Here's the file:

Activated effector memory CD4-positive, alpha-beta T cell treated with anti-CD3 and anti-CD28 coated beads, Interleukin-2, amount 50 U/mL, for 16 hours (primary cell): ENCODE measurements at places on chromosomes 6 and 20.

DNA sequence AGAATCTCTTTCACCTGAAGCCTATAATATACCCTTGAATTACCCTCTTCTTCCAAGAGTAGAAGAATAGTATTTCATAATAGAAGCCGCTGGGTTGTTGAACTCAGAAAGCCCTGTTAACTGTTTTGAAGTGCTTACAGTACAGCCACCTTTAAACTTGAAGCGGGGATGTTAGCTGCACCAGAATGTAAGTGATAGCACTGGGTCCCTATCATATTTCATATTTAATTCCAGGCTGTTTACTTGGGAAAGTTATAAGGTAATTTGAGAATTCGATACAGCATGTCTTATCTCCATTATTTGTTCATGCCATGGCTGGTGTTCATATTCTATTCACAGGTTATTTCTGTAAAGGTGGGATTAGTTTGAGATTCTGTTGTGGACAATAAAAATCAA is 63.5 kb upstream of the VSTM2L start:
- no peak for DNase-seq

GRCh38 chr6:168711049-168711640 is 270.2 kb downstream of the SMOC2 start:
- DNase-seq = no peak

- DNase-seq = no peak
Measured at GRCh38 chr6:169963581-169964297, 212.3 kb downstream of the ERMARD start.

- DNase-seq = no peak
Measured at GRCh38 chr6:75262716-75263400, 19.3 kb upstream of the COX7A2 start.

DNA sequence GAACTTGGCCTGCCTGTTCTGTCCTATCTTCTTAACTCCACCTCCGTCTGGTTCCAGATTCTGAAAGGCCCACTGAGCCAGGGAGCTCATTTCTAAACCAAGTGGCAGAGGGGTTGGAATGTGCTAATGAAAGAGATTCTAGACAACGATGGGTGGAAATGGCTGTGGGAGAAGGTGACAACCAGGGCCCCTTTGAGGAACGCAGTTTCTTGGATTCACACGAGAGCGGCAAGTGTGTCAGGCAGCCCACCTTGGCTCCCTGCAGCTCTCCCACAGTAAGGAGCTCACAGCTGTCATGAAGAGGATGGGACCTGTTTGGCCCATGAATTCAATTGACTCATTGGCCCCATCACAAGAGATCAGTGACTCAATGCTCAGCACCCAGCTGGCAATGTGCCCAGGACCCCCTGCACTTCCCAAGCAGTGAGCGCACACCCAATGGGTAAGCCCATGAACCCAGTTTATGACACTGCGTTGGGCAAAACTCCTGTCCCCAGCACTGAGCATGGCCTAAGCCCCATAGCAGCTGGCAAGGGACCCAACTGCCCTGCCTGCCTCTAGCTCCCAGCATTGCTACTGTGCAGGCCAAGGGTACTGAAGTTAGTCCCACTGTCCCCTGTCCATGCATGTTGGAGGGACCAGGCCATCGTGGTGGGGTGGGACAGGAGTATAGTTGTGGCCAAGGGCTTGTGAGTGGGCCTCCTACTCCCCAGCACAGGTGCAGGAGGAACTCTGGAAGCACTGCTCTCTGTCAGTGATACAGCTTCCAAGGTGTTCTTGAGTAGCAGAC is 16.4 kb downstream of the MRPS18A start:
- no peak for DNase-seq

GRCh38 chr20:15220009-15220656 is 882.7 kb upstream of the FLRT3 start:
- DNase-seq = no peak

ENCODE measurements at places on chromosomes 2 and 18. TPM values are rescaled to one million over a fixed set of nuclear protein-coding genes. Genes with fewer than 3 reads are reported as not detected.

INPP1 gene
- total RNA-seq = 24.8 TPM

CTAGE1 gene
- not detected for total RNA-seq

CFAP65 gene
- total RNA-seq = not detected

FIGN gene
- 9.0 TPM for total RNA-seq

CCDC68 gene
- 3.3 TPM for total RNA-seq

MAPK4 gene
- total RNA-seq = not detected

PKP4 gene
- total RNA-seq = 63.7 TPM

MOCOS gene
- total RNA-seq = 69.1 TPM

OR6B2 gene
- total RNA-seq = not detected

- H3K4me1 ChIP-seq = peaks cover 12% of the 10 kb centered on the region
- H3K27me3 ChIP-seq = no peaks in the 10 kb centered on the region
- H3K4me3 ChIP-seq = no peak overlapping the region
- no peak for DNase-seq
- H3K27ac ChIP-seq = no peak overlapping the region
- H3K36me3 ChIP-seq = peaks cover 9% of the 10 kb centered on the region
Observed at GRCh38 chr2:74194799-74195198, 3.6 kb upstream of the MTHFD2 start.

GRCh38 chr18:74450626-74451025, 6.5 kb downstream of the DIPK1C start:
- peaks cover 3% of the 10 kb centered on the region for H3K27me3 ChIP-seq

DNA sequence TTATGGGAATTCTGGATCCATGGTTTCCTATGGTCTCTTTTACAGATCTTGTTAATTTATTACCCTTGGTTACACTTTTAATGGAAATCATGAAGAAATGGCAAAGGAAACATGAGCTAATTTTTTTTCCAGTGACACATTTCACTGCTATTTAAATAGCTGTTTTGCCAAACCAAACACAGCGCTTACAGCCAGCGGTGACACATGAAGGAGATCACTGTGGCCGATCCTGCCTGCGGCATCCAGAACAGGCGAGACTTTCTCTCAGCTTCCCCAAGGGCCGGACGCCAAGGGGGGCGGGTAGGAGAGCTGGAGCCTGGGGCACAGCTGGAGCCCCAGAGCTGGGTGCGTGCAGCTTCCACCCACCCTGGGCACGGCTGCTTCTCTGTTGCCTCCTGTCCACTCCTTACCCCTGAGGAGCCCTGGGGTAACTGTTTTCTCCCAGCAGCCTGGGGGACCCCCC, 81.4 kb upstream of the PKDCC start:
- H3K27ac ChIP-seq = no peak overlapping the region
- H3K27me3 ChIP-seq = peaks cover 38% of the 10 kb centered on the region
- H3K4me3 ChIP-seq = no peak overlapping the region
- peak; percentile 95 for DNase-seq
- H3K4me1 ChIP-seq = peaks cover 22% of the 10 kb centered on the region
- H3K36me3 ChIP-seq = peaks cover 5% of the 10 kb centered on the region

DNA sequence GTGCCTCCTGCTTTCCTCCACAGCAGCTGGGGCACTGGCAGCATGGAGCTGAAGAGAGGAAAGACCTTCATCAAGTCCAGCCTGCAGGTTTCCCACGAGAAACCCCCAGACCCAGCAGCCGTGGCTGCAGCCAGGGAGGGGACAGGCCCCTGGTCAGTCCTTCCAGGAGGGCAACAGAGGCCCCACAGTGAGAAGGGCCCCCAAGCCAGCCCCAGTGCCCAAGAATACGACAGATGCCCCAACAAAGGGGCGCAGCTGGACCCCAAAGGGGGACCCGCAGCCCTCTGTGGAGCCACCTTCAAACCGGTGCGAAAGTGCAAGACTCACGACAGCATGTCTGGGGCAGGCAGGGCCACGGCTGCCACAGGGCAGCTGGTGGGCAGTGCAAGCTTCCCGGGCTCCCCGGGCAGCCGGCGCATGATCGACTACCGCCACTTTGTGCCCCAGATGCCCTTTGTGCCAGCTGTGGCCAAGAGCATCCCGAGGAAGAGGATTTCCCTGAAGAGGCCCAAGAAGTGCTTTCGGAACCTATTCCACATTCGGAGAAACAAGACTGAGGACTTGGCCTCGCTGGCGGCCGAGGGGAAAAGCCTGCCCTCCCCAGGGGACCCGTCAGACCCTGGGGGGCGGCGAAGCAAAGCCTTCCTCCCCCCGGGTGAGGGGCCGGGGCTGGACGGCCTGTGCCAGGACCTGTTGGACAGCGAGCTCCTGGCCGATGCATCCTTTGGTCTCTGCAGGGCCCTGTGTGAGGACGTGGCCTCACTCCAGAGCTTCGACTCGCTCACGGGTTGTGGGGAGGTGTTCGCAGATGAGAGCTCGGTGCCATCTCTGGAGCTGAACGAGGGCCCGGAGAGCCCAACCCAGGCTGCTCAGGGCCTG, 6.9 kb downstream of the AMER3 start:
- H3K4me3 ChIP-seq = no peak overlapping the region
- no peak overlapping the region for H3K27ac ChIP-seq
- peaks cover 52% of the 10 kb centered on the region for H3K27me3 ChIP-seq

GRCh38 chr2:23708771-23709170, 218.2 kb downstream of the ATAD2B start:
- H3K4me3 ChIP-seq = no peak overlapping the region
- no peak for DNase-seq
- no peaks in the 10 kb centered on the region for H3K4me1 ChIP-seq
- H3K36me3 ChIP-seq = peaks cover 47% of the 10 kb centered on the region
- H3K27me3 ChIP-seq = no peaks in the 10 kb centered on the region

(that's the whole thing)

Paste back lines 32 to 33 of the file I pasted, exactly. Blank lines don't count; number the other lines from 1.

- total RNA-seq = not detected

- H3K4me1 ChIP-seq = peaks cover 12% of the 10 kb centered on the region